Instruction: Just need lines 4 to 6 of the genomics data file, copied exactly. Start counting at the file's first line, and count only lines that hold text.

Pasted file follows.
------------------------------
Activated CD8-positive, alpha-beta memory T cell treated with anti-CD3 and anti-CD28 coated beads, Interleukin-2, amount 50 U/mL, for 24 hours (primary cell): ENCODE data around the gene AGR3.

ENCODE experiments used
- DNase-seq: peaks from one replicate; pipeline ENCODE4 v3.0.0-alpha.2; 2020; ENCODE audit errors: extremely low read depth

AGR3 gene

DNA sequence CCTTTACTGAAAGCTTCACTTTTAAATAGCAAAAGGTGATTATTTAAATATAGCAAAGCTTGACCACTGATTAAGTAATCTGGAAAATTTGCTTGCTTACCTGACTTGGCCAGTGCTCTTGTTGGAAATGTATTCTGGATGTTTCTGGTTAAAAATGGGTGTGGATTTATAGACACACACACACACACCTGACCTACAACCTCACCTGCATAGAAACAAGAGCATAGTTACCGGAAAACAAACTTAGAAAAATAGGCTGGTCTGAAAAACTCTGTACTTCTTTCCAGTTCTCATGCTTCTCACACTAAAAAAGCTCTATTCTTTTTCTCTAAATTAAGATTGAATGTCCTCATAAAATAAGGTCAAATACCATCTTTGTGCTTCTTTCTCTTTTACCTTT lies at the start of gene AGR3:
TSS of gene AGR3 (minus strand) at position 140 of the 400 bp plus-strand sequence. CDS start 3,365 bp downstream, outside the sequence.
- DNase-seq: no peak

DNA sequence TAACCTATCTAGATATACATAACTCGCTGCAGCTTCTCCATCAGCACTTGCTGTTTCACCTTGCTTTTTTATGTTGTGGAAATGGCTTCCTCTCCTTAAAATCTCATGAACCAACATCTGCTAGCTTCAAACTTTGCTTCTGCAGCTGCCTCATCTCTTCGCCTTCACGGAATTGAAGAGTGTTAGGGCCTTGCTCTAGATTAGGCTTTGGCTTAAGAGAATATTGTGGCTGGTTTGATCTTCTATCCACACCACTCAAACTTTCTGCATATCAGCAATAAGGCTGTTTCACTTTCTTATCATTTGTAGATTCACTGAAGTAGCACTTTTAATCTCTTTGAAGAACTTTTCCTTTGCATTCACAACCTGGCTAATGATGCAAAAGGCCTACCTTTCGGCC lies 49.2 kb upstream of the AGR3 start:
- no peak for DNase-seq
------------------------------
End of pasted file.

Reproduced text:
AGR3 gene

DNA sequence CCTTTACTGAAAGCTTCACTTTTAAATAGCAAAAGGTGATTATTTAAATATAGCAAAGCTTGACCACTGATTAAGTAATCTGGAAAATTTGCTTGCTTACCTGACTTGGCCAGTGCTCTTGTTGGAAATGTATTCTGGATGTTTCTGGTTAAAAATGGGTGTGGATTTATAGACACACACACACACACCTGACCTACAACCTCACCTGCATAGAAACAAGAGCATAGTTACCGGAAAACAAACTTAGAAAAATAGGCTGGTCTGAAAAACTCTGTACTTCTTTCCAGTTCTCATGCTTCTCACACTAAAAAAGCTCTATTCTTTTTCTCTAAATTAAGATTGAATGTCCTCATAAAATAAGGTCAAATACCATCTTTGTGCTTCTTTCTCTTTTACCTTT lies at the start of gene AGR3:
TSS of gene AGR3 (minus strand) at position 140 of the 400 bp plus-strand sequence. CDS start 3,365 bp downstream, outside the sequence.